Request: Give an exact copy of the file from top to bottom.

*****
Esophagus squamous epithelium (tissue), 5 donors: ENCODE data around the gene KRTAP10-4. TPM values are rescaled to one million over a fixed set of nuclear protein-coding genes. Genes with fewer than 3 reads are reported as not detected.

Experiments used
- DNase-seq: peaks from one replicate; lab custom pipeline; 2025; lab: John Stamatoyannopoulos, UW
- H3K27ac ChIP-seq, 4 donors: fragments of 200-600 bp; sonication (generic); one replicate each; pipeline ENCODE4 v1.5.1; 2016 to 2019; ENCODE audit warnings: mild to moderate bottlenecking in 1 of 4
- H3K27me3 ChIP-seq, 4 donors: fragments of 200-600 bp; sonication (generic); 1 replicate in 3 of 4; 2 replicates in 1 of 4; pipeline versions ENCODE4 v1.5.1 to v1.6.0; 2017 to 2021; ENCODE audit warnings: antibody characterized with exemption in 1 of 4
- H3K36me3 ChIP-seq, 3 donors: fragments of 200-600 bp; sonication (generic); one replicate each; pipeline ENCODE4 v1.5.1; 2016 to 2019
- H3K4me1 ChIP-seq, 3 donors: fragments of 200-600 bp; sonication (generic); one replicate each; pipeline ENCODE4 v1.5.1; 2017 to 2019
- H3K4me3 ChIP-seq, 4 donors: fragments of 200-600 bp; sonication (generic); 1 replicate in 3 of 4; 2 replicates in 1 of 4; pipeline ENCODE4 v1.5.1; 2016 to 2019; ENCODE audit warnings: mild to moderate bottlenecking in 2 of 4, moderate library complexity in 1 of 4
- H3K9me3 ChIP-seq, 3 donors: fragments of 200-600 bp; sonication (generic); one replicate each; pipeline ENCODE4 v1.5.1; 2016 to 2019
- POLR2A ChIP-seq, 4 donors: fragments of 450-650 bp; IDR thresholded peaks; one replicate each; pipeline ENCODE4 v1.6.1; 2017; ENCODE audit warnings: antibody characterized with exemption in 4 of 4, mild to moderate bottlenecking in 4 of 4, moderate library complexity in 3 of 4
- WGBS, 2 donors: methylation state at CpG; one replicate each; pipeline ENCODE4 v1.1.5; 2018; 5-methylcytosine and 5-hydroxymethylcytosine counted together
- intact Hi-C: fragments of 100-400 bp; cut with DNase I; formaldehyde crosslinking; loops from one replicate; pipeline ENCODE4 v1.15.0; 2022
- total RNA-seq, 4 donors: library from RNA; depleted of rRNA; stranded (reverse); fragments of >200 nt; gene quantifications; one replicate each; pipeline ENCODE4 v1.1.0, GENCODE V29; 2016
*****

Esophagus squamous epithelium (tissue), 5 donors: ENCODE data around the gene KRTAP10-4. TPM values are rescaled to one million over a fixed set of nuclear protein-coding genes. Genes with fewer than 3 reads are reported as not detected.

Experiments used
- DNase-seq: peaks from one replicate; lab custom pipeline; 2025; lab: John Stamatoyannopoulos, UW
- H3K27ac ChIP-seq, 4 donors: fragments of 200-600 bp; sonication (generic); one replicate each; pipeline ENCODE4 v1.5.1; 2016 to 2019; ENCODE audit warnings: mild to moderate bottlenecking in 1 of 4
- H3K27me3 ChIP-seq, 4 donors: fragments of 200-600 bp; sonication (generic); 1 replicate in 3 of 4; 2 replicates in 1 of 4; pipeline versions ENCODE4 v1.5.1 to v1.6.0; 2017 to 2021; ENCODE audit warnings: antibody characterized with exemption in 1 of 4
- H3K36me3 ChIP-seq, 3 donors: fragments of 200-600 bp; sonication (generic); one replicate each; pipeline ENCODE4 v1.5.1; 2016 to 2019
- H3K4me1 ChIP-seq, 3 donors: fragments of 200-600 bp; sonication (generic); one replicate each; pipeline ENCODE4 v1.5.1; 2017 to 2019
- H3K4me3 ChIP-seq, 4 donors: fragments of 200-600 bp; sonication (generic); 1 replicate in 3 of 4; 2 replicates in 1 of 4; pipeline ENCODE4 v1.5.1; 2016 to 2019; ENCODE audit warnings: mild to moderate bottlenecking in 2 of 4, moderate library complexity in 1 of 4
- H3K9me3 ChIP-seq, 3 donors: fragments of 200-600 bp; sonication (generic); one replicate each; pipeline ENCODE4 v1.5.1; 2016 to 2019
- POLR2A ChIP-seq, 4 donors: fragments of 450-650 bp; IDR thresholded peaks; one replicate each; pipeline ENCODE4 v1.6.1; 2017; ENCODE audit warnings: antibody characterized with exemption in 4 of 4, mild to moderate bottlenecking in 4 of 4, moderate library complexity in 3 of 4
- WGBS, 2 donors: methylation state at CpG; one replicate each; pipeline ENCODE4 v1.1.5; 2018; 5-methylcytosine and 5-hydroxymethylcytosine counted together
- intact Hi-C: fragments of 100-400 bp; cut with DNase I; formaldehyde crosslinking; loops from one replicate; pipeline ENCODE4 v1.15.0; 2022
- total RNA-seq, 4 donors: library from RNA; depleted of rRNA; stranded (reverse); fragments of >200 nt; gene quantifications; one replicate each; pipeline ENCODE4 v1.1.0, GENCODE V29; 2016